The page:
Resistance is fertile: On slow content for anxious startups
Published 2017-07-23, updated 2024-03-01
Summary - Startups, writes Paul Graham, "are designed to grow fast." But slow content is often the best for content marketing. Is it possible to balance both? Yes.
I've yet to meet a startup team that wasn't, in part, driven by anxiety.
I'm talking about an actual startup, not some in-house innovation initiative under the umbrella of a wildly successful enterprise—and not some already successful company that claims to still "think like a startup."
Startups, writes Paul Graham, "are designed to grow fast."
Speed is often a necessity, especially because a startup with an idea likely isn't the only startup with that idea. Who can capture the market first? Who can secure the funding necessary to scale?
It's this speed, and dare I say the resulting anxiety, that can make startups such exciting and stressful places to work.
There's a complacency that comes from clocking in and putting in a 9-to-5 at a bank that's been around for 150 years that will simply never exist inside a startup.
Startup growth is a race, like an equestrian performance sport, where you can see and feel your competitors all around you.
It's exciting to embark on something radically new that has a better chance of failing than succeeding. It can even be exciting to paint a vision, establish product/market fit, and build a team to bring the vision to life.
But it can be scary as hell. Failure often feels like it can come with a single wrong step, and success often seems like what may happen only after 12 rounds of going toe-to-toe.
The juxtaposition: content marketing and startup growth
Coca-Cola has Content 2020, an initiative to move from "creative excellence to content excellence."
Red Bull has the Red Bulletin Magazine.
Marriot has been referred to as a content marketing Mecca.
Nearly every company at the stage of those mentioned have invested heavily in content marketing, and their results routinely appear in all the industry magazines.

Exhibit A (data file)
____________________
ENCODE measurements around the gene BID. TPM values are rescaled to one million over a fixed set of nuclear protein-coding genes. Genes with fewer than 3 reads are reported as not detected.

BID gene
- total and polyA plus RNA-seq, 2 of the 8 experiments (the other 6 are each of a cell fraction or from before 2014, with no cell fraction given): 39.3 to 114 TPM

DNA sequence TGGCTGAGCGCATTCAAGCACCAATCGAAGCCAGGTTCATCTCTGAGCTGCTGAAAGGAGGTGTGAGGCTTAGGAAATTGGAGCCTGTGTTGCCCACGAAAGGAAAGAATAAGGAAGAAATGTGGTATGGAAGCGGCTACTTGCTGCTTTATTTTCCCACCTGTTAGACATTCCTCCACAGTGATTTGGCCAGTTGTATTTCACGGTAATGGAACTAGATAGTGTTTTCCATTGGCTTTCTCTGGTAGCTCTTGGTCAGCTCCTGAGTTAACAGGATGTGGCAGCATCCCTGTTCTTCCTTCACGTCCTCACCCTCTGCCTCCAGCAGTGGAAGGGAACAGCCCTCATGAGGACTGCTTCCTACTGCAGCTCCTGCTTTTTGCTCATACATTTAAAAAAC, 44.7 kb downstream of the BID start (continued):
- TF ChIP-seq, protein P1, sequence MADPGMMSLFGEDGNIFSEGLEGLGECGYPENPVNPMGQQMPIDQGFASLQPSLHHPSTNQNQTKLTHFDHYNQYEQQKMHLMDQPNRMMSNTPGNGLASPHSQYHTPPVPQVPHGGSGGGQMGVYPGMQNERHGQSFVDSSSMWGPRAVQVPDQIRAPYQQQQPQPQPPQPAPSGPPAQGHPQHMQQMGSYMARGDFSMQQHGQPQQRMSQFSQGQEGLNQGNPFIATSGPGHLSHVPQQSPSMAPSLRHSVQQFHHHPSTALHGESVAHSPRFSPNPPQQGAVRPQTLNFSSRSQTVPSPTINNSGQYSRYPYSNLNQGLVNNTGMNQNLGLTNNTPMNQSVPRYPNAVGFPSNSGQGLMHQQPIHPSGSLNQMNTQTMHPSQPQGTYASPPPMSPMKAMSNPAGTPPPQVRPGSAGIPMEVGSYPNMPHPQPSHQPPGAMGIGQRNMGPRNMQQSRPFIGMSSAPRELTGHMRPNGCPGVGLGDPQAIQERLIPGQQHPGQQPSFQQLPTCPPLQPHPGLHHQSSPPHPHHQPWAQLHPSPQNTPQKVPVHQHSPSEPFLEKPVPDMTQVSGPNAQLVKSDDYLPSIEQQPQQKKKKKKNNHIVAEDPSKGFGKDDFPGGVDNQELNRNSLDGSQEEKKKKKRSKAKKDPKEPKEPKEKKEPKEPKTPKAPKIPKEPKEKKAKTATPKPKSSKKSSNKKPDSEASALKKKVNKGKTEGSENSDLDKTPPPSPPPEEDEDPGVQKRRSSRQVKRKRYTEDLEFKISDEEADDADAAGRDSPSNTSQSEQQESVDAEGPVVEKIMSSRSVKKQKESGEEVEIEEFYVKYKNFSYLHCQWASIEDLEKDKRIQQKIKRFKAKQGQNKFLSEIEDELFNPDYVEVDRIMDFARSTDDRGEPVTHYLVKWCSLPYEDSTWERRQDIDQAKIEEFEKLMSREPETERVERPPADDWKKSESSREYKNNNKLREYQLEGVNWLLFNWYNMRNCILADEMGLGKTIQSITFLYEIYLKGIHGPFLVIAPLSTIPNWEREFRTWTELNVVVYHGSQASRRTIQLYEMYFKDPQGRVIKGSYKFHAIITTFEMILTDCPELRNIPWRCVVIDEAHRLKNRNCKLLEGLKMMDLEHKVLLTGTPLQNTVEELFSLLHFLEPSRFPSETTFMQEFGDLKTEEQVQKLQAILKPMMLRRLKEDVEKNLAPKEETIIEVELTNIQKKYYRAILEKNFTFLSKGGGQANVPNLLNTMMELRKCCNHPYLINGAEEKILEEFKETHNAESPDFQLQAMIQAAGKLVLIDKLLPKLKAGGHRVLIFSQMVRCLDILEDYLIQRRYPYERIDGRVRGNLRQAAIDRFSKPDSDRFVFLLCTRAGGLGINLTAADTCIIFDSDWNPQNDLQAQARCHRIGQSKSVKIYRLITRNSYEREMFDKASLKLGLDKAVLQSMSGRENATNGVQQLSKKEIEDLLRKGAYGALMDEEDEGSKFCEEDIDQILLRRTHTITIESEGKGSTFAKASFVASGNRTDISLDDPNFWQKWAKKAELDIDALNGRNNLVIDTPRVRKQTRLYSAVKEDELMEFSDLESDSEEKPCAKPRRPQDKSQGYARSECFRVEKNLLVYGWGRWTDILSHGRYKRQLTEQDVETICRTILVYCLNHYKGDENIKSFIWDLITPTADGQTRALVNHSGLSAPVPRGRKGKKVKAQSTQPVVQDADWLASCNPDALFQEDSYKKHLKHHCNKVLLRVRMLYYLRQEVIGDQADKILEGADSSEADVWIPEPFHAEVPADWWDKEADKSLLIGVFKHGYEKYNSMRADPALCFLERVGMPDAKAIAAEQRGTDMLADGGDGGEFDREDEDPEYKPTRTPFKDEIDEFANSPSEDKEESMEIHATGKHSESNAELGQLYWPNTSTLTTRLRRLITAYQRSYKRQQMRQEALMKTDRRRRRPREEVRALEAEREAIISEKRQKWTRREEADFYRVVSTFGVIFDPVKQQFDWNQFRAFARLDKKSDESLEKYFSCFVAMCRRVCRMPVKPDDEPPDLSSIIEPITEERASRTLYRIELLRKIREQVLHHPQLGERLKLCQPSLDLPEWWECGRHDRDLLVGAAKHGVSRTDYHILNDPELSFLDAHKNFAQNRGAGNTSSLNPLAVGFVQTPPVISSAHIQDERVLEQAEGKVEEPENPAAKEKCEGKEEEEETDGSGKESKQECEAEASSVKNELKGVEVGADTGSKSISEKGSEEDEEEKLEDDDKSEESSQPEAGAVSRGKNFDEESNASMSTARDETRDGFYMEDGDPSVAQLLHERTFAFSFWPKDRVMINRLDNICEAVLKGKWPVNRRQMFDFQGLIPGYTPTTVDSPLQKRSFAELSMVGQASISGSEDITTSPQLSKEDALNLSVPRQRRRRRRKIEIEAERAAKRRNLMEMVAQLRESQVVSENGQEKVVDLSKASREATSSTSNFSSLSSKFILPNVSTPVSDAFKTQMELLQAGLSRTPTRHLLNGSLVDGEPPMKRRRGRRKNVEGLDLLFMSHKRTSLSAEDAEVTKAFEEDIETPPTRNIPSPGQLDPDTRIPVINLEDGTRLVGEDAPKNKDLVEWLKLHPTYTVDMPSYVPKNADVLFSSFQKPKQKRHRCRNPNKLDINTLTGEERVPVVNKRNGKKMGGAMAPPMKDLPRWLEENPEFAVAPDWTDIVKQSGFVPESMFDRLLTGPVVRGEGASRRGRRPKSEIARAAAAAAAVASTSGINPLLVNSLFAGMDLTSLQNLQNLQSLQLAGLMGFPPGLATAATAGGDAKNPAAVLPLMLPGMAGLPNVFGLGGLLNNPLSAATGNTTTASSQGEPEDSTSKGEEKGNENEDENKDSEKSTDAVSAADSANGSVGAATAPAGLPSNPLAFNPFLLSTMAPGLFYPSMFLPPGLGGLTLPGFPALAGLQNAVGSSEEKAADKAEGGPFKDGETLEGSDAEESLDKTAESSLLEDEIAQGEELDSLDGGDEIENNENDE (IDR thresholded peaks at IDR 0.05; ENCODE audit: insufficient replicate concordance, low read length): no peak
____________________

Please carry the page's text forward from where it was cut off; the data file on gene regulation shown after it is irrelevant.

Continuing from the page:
It's easy to see why content marketing can thrive inside billion-dollar companies. When you've got all the resources first to think like and then to build out an internal media company, it's not all that hard to find success.
But content marketing, in my opinion, is especially interesting inside the startup space—especially inside the fast-moving SaaS sector, where the monthly subscription model rules the throne and customers can typically leave whenever they want (e.g., whenever a new product on the block persuades them).
Content marketing for startups is a topic worthy of a book, so I want to focus on one particular aspect that I've found interesting over the years: most startups are built to grow fast; most content marketing is built to grow slowly.
Fast-growing startups that resist quick-fix mediocre content and that embrace slow content of quality will have a far better chance of being rewarded.
Indeed, resistance can be fertile. And in this regard, it's far easier said than done.
So that we're on the same page here:
What is content marketing?
Content marketing is the practice and process of consistently creating, distributing, analyzing, and optimizing valuable content for an audience defined by its potential to become a customer or otherwise engage in actions beneficial to a company.
Slow content and fast growth
Most content marketing efforts don't fail, they end. And startups are the perfect exemplar of this truism. Why? Three reasons:
- They can't afford it (content marketing isn't free);
- They set unrealistic content marketing expectations;